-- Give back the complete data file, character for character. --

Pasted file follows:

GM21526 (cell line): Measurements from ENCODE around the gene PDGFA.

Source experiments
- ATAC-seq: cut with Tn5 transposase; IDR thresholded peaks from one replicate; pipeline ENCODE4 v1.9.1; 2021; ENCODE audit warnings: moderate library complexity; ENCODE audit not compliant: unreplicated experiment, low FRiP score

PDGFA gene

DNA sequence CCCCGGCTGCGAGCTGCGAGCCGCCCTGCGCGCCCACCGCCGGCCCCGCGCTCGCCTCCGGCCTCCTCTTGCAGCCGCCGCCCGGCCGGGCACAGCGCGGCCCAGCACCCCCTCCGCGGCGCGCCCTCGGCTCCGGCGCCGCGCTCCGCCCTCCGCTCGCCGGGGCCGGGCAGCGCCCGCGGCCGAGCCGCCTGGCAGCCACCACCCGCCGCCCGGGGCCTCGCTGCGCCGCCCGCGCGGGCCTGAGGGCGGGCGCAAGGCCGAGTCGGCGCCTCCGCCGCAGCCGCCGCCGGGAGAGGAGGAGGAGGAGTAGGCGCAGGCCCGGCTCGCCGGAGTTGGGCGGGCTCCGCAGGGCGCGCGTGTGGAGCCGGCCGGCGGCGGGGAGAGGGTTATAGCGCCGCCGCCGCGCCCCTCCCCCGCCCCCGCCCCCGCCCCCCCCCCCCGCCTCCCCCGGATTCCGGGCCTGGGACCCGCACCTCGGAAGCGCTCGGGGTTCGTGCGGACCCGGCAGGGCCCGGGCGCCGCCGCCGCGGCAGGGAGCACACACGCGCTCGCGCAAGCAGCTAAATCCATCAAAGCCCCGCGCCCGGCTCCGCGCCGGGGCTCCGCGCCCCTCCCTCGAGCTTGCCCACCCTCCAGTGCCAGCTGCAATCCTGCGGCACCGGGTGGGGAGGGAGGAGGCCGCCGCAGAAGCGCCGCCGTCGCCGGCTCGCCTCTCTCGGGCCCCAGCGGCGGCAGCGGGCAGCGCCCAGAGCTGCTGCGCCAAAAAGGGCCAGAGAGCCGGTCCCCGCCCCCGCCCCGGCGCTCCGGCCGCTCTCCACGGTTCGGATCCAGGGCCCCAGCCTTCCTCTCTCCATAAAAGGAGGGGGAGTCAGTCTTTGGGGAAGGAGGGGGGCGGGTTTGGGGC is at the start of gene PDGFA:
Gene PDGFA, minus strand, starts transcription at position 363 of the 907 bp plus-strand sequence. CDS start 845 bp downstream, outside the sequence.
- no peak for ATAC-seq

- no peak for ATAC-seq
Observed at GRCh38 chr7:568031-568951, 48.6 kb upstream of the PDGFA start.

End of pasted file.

GM21526 (cell line): Measurements from ENCODE around the gene PDGFA.

Source experiments
- ATAC-seq: cut with Tn5 transposase; IDR thresholded peaks from one replicate; pipeline ENCODE4 v1.9.1; 2021; ENCODE audit warnings: moderate library complexity; ENCODE audit not compliant: unreplicated experiment, low FRiP score

PDGFA gene

DNA sequence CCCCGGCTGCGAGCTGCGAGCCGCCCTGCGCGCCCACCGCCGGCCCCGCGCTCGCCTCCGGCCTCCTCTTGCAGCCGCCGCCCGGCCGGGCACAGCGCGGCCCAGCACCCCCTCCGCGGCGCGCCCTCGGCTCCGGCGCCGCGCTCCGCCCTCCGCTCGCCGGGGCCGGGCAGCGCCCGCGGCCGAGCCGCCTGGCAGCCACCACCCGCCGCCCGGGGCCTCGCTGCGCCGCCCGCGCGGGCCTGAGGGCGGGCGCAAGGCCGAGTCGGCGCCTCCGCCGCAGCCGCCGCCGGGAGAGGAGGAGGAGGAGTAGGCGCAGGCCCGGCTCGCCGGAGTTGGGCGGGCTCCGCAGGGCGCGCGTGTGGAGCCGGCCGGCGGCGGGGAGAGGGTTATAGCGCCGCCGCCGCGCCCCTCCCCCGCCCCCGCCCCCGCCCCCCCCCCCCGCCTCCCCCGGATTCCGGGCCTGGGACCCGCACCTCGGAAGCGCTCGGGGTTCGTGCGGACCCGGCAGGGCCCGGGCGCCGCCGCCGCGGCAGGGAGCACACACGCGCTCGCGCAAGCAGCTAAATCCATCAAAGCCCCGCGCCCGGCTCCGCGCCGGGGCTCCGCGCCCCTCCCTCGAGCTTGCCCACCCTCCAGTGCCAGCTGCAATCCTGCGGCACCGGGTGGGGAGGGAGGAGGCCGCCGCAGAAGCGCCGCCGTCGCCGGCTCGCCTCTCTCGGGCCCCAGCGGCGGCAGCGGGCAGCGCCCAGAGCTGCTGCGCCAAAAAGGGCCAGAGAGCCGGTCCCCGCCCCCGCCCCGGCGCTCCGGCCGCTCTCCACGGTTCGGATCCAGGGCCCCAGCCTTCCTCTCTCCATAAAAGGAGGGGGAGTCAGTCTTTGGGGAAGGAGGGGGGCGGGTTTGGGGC is at the start of gene PDGFA:
Gene PDGFA, minus strand, starts transcription at position 363 of the 907 bp plus-strand sequence. CDS start 845 bp downstream, outside the sequence.
- no peak for ATAC-seq

- no peak for ATAC-seq
Observed at GRCh38 chr7:568031-568951, 48.6 kb upstream of the PDGFA start.